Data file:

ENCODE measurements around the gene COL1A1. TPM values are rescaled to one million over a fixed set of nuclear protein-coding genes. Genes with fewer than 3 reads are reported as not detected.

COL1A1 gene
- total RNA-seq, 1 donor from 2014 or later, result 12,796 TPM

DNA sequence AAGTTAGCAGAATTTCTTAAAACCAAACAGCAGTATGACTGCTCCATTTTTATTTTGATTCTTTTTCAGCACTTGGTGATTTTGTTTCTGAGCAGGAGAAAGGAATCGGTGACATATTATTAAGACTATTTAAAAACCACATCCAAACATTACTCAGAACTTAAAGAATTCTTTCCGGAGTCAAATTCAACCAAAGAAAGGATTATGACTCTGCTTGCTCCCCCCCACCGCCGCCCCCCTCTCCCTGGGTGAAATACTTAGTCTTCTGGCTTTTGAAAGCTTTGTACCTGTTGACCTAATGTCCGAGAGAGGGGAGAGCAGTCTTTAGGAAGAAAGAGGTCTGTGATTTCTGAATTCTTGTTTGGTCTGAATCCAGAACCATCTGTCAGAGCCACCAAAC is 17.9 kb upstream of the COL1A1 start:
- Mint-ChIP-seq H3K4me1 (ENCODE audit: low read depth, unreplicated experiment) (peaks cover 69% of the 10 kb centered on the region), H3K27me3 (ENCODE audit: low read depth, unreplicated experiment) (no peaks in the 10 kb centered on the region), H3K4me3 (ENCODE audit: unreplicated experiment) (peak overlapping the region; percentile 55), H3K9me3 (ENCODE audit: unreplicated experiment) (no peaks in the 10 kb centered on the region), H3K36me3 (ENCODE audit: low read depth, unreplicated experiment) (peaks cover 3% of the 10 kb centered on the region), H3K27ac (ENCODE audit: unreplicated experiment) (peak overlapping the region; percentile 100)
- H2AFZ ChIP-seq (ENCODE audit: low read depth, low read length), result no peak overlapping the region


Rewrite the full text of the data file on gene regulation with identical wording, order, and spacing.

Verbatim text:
ENCODE measurements around the gene COL1A1. TPM values are rescaled to one million over a fixed set of nuclear protein-coding genes. Genes with fewer than 3 reads are reported as not detected.

COL1A1 gene
- total RNA-seq, 1 donor from 2014 or later, result 12,796 TPM

DNA sequence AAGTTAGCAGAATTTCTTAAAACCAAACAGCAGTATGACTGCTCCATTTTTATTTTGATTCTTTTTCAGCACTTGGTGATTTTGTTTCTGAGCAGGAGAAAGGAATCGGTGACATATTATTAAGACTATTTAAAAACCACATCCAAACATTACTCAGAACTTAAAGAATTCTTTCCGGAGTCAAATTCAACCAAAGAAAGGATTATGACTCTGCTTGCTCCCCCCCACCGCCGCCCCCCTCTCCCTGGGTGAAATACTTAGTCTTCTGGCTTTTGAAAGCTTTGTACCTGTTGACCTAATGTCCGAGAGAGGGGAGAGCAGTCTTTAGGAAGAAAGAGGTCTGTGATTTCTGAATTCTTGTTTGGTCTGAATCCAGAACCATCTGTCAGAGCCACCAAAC is 17.9 kb upstream of the COL1A1 start:
- Mint-ChIP-seq H3K4me1 (ENCODE audit: low read depth, unreplicated experiment) (peaks cover 69% of the 10 kb centered on the region), H3K27me3 (ENCODE audit: low read depth, unreplicated experiment) (no peaks in the 10 kb centered on the region), H3K4me3 (ENCODE audit: unreplicated experiment) (peak overlapping the region; percentile 55), H3K9me3 (ENCODE audit: unreplicated experiment) (no peaks in the 10 kb centered on the region), H3K36me3 (ENCODE audit: low read depth, unreplicated experiment) (peaks cover 3% of the 10 kb centered on the region), H3K27ac (ENCODE audit: unreplicated experiment) (peak overlapping the region; percentile 100)
- H2AFZ ChIP-seq (ENCODE audit: low read depth, low read length), result no peak overlapping the region